Syd Saylor’s playing the same type of part–dimwit sidekick–but he’s at least good at it. And his character isn’t as much of a dimwit.

After the escape sequence, it’s all about Ernie Adams scheming until the cliffhanger. Of course Woodbury has inserted herself into that situation; she’s tried to call for back up, but William ‘Billy’ Benedict messes it up.

There are a lot of thin characters in Brenda Starr but Benedict’s got the worst. Whenever he shows up on screen, the serial becomes practically intolerable. I’m not sure if anyone could play the role of office numbskull with charm, but Benedict doesn’t.

Still, it’s a lot better of a chapter than the serial usually puts out.

CREDITS

Directed by Wallace Fox; screenplay by Ande Lamb and George H. Plympton, based on the comic strip by Dale Messick; director of photography, Ira H. Morgan; edited by Charles Henkel Jr.; music by Edward J. Kay; produced by Sam Katzman; released by Columbia Pictures.

Starring Joan Woodbury (Brenda Starr), Kane Richmond (Lt. Larry Farrell), Syd Saylor (Chuck Allen), George Meeker (Frank Smith), Wheeler Oakman (Heller), Cay Forester (Vera Harvey), Marion Burns (Zelda), Lottie Harrison (Abretha), Ernie Adams (Charlie), Jack Ingram (Kruger), Anthony Warde (Muller), John Merton (Joe Schultz), William ‘Billy’ Benedict (Pesky), and Joe Devlin (Sgt. Tim Brown).


Brenda Starr, Reporter (1945, Wallace Fox), Chapter 10: A Double-Cross Backfires

Brenda Starr is rallying in its last third–A Double-Cross Backfires is a solid serial chapter. Sure, Joan Woodbury gets interviewing and kidnapped duty, but there’s some good action and some actual suspense.

The chapter opens in Marion Burns’s house–rigged for her psychic scam–and no one except Burns can find their way through it. Lots of curtains, false walls, all sorts of stuff. Perfect location for a thrilling shootout, even if Fox’s direction is boring.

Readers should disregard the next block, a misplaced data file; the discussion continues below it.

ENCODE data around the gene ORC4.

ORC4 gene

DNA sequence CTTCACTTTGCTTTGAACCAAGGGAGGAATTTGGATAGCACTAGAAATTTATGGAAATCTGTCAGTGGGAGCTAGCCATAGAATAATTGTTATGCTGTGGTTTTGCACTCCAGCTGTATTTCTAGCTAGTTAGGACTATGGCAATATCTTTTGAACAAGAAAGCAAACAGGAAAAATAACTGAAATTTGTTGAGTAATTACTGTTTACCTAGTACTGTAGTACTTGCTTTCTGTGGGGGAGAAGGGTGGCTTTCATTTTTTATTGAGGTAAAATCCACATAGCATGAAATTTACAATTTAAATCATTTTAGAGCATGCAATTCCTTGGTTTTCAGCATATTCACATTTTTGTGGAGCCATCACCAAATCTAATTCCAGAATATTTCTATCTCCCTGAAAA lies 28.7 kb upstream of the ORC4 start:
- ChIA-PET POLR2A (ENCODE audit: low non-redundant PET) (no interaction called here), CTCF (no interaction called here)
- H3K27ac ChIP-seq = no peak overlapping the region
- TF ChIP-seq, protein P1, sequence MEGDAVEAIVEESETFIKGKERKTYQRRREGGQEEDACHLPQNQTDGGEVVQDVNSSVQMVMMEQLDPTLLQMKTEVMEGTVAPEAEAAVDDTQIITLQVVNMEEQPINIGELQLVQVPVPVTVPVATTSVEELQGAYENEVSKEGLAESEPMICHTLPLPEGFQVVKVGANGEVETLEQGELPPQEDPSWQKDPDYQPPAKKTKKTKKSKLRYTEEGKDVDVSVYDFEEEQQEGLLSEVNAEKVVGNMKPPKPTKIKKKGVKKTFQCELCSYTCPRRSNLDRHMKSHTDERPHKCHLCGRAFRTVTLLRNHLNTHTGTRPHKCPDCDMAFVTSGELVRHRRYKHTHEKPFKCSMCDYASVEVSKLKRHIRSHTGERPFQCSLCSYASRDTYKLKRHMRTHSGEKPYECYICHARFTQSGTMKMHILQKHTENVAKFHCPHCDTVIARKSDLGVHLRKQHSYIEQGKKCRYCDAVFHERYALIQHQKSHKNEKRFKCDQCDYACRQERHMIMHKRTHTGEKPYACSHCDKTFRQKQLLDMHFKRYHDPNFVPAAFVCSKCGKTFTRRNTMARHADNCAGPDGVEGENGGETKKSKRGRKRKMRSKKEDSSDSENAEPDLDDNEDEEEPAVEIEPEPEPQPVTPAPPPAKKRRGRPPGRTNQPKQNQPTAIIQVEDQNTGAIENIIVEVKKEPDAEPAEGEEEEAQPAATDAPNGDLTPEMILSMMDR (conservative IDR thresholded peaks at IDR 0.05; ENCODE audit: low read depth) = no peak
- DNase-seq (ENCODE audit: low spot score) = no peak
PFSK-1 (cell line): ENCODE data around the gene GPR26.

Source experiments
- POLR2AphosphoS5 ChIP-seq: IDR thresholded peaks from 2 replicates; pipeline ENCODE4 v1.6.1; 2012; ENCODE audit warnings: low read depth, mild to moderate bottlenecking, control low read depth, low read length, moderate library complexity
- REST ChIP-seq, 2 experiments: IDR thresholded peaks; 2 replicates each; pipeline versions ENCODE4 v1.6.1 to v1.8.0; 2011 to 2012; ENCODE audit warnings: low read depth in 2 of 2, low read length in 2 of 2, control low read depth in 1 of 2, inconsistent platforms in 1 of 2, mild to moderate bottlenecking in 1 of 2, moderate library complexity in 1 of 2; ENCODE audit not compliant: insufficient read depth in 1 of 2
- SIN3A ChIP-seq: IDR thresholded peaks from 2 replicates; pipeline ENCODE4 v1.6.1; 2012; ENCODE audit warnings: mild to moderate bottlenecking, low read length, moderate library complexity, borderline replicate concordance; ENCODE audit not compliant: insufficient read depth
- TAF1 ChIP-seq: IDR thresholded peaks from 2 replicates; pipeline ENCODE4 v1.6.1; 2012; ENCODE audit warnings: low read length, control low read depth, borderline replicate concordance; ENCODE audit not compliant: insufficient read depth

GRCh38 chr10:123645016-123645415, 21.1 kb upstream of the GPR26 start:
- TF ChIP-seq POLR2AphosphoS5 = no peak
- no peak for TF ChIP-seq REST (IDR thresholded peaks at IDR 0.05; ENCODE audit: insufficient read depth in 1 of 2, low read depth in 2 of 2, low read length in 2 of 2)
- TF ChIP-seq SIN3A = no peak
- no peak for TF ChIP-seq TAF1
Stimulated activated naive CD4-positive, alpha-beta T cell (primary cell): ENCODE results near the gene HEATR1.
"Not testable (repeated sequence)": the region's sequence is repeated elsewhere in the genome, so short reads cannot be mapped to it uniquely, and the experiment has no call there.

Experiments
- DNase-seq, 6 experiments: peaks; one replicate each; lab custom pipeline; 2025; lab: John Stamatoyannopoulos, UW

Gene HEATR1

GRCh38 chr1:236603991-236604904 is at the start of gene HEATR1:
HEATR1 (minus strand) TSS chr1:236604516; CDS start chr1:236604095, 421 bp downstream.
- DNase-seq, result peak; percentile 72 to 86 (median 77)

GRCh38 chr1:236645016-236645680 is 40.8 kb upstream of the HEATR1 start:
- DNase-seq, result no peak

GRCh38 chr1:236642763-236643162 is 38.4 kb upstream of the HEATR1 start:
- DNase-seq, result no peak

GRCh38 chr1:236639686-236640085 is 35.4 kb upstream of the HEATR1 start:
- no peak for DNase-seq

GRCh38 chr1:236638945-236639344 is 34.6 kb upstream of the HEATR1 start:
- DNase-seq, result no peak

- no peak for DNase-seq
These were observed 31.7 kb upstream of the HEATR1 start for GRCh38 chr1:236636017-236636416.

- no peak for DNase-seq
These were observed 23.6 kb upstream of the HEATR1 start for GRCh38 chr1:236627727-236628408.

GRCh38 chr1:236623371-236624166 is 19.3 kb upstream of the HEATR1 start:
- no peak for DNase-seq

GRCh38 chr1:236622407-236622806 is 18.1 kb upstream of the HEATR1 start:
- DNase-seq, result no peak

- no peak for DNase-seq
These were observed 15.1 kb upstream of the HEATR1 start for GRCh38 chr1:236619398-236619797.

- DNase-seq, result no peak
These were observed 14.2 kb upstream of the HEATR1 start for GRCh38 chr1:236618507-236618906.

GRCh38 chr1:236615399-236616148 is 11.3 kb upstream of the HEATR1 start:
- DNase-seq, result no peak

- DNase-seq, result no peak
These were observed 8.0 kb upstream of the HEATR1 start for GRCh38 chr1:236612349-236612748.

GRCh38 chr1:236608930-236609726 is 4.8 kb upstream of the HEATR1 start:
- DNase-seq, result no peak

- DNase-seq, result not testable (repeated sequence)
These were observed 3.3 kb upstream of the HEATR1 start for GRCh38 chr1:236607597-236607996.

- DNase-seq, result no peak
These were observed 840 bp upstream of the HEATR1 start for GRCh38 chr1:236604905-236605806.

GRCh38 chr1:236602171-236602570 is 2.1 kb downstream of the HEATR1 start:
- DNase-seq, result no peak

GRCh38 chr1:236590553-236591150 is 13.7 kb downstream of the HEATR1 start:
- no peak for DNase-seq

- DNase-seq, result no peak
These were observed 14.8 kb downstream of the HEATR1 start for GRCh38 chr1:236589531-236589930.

And Burns is rather good. She’s underutilized, but at least she’s underutilized in a supporting role as opposed to Woodbury, who’s underutilized in the ostensible lead part.

The action scene has Kane Richmond chasing a bad guy’s cab and then climbing a roof to duke it out with him. Again, not great direction from Fox, but good enough to get it through. Richmond’s still a condescending jackass overall, however.

Maybe the most salient factor in the rallying is Ernie Adams. He’s a stoolie who all of a sudden has a bunch more to do. Adams knows how to act a scene where the director isn’t going to give him anything. He’s a delight.

So, Backfires doesn’t.

I just wish Brenda Starr had this level of energy and inventiveness (and the strong supporting cast–not the tiresome cops and newspaper sidekicks) throughout.

CREDITS

Directed by Wallace Fox; screenplay by Ande Lamb and George H. Plympton, based on the comic strip by Dale Messick; director of photography, Ira H. Morgan; edited by Charles Henkel Jr.; music by Edward J. Kay; produced by Sam Katzman; released by Columbia Pictures.

Starring Joan Woodbury (Brenda Starr), Kane Richmond (Lt. Larry Farrell), Syd Saylor (Chuck Allen), George Meeker (Frank Smith), Wheeler Oakman (Heller), Cay Forester (Vera Harvey), Marion Burns (Zelda), Lottie Harrison (Abretha), Ernie Adams (Charlie), Jack Ingram (Kruger), Anthony Warde (Muller), John Merton (Joe Schultz), William ‘Billy’ Benedict (Pesky), and Joe Devlin (Sgt. Tim Brown).